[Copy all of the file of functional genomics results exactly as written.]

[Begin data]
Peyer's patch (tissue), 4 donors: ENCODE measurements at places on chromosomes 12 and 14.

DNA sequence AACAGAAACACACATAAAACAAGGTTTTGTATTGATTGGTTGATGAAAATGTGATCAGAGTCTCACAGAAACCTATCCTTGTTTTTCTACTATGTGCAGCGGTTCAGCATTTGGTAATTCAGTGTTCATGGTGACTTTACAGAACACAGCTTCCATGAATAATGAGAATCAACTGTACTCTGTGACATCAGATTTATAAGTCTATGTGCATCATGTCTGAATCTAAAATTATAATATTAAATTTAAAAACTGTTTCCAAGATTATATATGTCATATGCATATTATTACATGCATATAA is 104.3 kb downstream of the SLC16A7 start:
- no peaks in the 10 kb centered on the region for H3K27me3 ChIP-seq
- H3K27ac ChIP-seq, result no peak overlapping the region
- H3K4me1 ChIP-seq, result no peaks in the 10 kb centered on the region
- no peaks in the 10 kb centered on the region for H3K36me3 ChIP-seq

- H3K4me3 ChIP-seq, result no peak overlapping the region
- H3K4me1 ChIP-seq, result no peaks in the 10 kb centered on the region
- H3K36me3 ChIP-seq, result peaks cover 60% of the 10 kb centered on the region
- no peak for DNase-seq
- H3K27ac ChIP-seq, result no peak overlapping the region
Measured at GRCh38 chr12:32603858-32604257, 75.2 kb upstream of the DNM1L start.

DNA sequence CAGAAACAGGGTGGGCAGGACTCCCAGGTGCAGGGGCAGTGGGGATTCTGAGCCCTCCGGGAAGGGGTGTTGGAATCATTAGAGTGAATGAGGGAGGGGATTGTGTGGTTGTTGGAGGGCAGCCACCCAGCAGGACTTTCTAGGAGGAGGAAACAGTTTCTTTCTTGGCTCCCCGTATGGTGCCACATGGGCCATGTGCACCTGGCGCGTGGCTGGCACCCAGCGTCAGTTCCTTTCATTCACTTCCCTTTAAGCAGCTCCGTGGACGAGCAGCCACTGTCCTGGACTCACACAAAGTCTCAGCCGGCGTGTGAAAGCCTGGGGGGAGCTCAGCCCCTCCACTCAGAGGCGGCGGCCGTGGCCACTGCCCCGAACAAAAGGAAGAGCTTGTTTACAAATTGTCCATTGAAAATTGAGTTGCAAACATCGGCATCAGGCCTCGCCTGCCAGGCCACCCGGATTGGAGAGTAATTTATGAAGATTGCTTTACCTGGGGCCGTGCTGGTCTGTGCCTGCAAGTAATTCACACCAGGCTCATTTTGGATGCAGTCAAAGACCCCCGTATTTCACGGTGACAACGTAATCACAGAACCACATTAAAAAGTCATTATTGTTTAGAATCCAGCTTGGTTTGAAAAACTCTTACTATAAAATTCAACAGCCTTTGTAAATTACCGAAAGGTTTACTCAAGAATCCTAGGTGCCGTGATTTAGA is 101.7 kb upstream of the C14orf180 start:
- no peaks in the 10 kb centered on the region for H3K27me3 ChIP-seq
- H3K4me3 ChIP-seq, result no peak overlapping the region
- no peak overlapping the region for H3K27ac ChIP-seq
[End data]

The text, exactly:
Peyer's patch (tissue), 4 donors: ENCODE measurements at places on chromosomes 12 and 14.

DNA sequence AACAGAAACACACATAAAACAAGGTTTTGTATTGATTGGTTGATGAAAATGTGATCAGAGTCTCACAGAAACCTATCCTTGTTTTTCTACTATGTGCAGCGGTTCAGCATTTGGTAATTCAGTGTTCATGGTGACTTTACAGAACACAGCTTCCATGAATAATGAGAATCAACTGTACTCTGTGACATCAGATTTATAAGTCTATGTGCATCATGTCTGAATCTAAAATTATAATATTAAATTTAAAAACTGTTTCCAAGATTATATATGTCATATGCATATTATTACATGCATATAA is 104.3 kb downstream of the SLC16A7 start:
- no peaks in the 10 kb centered on the region for H3K27me3 ChIP-seq
- H3K27ac ChIP-seq, result no peak overlapping the region
- H3K4me1 ChIP-seq, result no peaks in the 10 kb centered on the region
- no peaks in the 10 kb centered on the region for H3K36me3 ChIP-seq

- H3K4me3 ChIP-seq, result no peak overlapping the region
- H3K4me1 ChIP-seq, result no peaks in the 10 kb centered on the region
- H3K36me3 ChIP-seq, result peaks cover 60% of the 10 kb centered on the region
- no peak for DNase-seq
- H3K27ac ChIP-seq, result no peak overlapping the region
Measured at GRCh38 chr12:32603858-32604257, 75.2 kb upstream of the DNM1L start.

DNA sequence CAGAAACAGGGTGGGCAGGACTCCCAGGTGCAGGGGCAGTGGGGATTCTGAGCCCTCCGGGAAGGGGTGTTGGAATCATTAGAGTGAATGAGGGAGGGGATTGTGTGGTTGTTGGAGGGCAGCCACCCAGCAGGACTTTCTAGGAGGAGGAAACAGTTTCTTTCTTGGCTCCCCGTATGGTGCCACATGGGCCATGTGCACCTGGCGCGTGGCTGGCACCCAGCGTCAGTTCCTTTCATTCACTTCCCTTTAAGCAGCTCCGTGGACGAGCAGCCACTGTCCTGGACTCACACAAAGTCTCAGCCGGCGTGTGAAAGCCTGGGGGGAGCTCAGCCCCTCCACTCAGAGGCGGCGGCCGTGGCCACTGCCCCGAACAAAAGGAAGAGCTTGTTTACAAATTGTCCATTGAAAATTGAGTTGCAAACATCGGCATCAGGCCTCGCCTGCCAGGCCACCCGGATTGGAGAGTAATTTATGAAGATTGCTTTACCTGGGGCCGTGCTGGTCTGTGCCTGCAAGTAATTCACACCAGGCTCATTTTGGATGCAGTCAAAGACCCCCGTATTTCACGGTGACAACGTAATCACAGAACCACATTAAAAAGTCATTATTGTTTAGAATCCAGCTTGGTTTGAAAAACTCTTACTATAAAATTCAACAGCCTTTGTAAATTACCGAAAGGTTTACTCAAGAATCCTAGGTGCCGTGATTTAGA is 101.7 kb upstream of the C14orf180 start:
- no peaks in the 10 kb centered on the region for H3K27me3 ChIP-seq
- H3K4me3 ChIP-seq, result no peak overlapping the region
- no peak overlapping the region for H3K27ac ChIP-seq